July 18, 2017

Long-time antiquities dealer Hicham Aboutaam has sued the Wall Street Journal


Long-time antiquities dealer Hicham Aboutaam has sued the Rupert Murdoch-owned Wall Street Journal’s corporate parent Dow Jones and Company in New York County Supreme Court on Monday over an article titled “Prominent Art Family Entangled in ISIS Antiquities-Looting Investigations” which was published in the WSJ on May 31, 2017.  The Journal’s reporters Benoit Faucon and Georgi Kantchev shared a byline on the article but have not been named as defendants in the lawsuit.  

Faucon, a Senior Report for the Wall Street Journal, has long covered issues related to OPEC and the oil industries of Iran, Libya, Nigeria and Algeria. More recently he has been working on investigative reports involving illicit trafficking, money laundering or terrorism financing.  Kantchev is a London-based reporter primarily covering financial markets.

In the 30 page complaint Aboutaam demands unspecified damages on two claims of defamation.

Publication, ID, Defamation, Falsity and Fault

These are the five elements that a plaintiff must successfully demonstrate in most liable suits against the mass media.

In general, under New York State Law, to recover for libel (injury to one’s reputation from a written expression), Hicham Aboutaam will need to establish five elements outlined in Celle v. Filipino Reporter Enters. Inc., 209 F.3d 163, 176 (2d Cir. 2000). 

Those elements of a defamation claim are:

(1) a written defamatory statement of fact concerning the plaintiff;
(2) publication to a third party;
(3) fault (either negligence or actual malice depending on the status of the libeled party);
(4) falsity of the defamatory statement; and
(5) special damages or per se actionability (defamatory on its face).

As the result of First Amendment concerns, when a defendant is a media publisher or broadcaster, a private plaintiff must establish that the media defendant “acted in a grossly irresponsible manner without due consideration for the standards of information gathering and dissemination ordinarily followed by responsible parties”  (Chapadeau v Utica Observer-Dispatch, 38 NY2d 196, 199 [1975] with respect to a matter of public concern.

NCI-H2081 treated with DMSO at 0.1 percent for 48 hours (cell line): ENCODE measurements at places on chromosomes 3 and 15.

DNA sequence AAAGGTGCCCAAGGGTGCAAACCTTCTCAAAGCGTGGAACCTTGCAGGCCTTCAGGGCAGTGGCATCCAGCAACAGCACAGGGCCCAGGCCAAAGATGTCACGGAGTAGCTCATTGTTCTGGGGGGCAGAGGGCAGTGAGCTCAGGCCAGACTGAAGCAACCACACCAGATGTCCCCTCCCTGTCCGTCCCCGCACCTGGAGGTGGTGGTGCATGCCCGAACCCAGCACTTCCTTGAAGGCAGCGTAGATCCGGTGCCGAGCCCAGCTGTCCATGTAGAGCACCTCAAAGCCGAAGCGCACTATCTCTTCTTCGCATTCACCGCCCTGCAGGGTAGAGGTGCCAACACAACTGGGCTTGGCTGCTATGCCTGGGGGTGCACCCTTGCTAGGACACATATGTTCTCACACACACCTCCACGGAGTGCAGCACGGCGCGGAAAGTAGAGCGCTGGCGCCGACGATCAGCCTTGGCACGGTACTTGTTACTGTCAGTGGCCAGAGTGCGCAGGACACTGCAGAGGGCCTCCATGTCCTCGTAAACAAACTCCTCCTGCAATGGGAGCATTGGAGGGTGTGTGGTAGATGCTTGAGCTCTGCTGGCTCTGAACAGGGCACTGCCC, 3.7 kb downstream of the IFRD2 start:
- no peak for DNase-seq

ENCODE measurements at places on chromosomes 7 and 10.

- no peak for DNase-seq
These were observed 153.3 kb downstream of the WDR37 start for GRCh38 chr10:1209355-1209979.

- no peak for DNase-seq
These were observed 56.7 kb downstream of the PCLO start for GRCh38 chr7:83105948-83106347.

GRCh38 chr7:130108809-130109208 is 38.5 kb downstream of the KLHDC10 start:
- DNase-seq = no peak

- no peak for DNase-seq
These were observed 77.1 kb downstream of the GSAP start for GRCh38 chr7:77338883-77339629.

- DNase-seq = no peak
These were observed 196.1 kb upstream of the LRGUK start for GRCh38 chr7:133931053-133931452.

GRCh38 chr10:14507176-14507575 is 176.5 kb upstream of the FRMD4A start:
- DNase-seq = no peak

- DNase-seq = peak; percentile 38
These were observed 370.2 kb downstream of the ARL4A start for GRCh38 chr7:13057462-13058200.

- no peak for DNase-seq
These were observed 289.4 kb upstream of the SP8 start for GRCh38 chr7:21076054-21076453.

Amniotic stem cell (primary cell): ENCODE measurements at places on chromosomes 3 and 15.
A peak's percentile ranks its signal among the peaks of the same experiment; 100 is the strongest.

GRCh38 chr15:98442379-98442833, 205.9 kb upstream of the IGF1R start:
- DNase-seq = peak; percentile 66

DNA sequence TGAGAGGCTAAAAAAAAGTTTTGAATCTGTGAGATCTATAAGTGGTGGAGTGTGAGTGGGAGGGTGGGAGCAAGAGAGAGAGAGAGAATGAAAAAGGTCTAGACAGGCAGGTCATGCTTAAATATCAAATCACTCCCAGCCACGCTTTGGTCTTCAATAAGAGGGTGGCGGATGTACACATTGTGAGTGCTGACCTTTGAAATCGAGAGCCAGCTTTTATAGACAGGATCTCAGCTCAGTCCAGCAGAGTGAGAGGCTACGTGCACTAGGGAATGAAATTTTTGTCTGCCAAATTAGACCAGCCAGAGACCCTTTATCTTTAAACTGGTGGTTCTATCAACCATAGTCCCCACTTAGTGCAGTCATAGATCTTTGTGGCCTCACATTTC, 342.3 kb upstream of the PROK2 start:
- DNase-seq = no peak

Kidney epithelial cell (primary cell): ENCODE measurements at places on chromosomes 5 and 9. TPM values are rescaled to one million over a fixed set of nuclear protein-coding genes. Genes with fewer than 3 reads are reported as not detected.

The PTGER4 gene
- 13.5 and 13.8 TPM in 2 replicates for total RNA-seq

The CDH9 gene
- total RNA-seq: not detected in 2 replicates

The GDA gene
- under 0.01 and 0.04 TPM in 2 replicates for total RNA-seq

Plaintiffs must also prove that the alleged defamatory publication refers to them. This element of a libel lawsuit often is referred to as the “of and concerning” principle.

“Sticks and stones may break my bones
But names will never hurt me.”
    --19th Century English nursery rhyme

Suspect antiquities, traceable to ancient art sales through Hicham and Ali Aboutaam's companies have been written about with recurring frequency on the Association's blog.

It should be remembered that Hicham Aboutaam was arrested in 2003 for smuggling a looted ceremonial drinking vessel from Iran into the US, claiming that it had come from Syria.  Hicham pled guilty to the charges in 2004, paid a fine, and the vessel was returned to the Iranian authorities.  Hicham Aboutaam stated that his conviction stemmed from a "lapse in judgment."

In the past, the Egyptian authorities accused Ali Aboutaam of involvement with Tarek El-Suesy (al-Seweissi), who was arrested in 2003 under Egypt’s patrimony law for illegal export of antiquities. Ali Aboutaam was tried in absentia, pronounced guilty and was fined, and sentenced to 15 years in prison in the Egyptian court in April 2004.  To date, he has not served any of the Egyptian sentence. 

The Aboutaams voluntarily repatriated 251 Antiquities valued at $2.7 Million to the State of Italy in May 2009 tied to one of Italy's most notorious smuggling rings.

Perhaps the brothers might wish to consider which of the aforementioned elements, an article by the Wall Street Journal or engaging in suspect trading practices, has the greater potential for damaging their reputation.

By Lynda Albertson

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